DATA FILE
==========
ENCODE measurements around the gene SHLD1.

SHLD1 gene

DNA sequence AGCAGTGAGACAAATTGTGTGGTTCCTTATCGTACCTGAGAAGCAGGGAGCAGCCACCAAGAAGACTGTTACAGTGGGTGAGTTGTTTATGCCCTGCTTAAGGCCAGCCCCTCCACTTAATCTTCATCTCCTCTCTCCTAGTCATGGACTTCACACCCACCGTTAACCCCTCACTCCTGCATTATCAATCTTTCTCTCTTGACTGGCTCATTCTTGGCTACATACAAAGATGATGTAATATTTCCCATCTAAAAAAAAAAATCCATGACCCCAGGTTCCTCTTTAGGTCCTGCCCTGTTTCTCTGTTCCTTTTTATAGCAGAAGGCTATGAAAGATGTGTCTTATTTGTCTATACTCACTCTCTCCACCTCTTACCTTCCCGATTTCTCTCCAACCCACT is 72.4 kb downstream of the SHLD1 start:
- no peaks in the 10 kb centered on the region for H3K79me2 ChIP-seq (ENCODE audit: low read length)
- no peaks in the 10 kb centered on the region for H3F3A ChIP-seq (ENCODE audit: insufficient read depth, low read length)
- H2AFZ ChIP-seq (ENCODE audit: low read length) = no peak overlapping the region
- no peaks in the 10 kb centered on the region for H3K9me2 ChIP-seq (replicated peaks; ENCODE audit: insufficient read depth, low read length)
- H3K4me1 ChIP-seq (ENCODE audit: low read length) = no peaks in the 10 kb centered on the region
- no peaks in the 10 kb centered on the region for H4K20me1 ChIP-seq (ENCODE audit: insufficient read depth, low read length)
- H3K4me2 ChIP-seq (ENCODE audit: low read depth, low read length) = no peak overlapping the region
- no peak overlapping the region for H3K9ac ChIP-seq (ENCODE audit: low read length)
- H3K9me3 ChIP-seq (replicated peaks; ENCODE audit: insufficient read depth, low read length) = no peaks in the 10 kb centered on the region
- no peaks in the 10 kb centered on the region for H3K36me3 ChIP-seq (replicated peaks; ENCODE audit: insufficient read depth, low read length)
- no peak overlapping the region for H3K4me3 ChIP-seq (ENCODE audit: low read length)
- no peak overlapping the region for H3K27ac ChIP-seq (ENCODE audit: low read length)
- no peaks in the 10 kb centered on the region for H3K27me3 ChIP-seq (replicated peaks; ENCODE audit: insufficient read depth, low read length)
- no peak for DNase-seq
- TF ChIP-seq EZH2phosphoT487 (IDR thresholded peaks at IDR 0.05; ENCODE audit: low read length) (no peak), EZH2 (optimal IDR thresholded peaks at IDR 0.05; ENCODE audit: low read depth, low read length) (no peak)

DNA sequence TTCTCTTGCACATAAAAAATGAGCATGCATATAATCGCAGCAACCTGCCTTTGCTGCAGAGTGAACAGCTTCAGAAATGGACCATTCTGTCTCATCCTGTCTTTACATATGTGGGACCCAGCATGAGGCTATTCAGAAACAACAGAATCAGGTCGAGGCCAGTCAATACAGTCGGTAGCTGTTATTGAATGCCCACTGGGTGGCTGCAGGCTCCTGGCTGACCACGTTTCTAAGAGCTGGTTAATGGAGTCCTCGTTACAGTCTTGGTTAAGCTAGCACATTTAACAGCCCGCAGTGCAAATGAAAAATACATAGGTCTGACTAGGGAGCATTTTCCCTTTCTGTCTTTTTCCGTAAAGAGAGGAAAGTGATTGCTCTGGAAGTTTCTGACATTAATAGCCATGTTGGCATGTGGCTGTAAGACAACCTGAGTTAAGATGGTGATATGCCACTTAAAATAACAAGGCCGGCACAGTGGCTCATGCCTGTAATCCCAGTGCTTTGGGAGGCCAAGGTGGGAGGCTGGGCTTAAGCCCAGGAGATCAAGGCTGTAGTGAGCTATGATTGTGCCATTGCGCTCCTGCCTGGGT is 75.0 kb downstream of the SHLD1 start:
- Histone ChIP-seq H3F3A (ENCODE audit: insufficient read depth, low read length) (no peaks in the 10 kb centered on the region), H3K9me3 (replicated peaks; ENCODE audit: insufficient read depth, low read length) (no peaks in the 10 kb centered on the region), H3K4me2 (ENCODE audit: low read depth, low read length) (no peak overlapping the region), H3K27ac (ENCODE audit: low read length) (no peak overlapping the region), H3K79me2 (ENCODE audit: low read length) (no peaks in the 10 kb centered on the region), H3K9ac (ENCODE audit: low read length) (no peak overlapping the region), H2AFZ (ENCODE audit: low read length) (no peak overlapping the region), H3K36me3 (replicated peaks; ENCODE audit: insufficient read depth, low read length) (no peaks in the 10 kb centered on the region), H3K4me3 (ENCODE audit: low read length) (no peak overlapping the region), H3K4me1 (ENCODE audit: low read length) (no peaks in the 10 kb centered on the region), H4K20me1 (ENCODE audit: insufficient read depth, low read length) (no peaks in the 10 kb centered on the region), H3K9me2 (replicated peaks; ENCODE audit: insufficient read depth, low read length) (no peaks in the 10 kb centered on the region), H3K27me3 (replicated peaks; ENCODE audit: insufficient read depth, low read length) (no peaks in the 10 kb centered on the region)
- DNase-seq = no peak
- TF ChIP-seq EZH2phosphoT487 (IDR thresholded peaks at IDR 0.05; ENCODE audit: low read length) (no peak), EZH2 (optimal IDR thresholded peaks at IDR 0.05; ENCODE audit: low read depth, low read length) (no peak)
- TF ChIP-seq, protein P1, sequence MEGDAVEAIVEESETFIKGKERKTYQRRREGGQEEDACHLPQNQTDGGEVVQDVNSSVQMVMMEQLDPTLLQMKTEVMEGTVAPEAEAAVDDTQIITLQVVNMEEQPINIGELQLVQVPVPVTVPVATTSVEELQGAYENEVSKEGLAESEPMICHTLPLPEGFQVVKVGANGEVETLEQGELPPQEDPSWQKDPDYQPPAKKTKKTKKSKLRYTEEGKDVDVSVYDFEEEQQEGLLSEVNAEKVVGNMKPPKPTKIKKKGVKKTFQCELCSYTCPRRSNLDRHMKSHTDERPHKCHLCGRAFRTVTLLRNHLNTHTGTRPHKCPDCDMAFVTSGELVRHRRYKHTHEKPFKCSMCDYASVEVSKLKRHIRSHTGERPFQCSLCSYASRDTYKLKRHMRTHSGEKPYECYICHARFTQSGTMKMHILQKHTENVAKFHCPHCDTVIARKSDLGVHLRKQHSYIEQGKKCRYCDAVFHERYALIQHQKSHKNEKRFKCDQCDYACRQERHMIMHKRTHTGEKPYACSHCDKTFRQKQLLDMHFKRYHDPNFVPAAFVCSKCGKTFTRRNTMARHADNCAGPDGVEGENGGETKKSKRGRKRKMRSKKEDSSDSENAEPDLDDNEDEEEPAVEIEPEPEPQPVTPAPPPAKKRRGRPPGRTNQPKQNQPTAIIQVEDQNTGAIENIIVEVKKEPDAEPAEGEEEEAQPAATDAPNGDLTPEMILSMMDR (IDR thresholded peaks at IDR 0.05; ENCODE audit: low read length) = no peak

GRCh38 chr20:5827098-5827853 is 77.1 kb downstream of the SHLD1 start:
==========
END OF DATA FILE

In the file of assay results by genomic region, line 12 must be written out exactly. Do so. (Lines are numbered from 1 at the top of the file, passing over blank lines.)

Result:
- H3K9me3 ChIP-seq (replicated peaks; ENCODE audit: insufficient read depth, low read length) = no peaks in the 10 kb centered on the region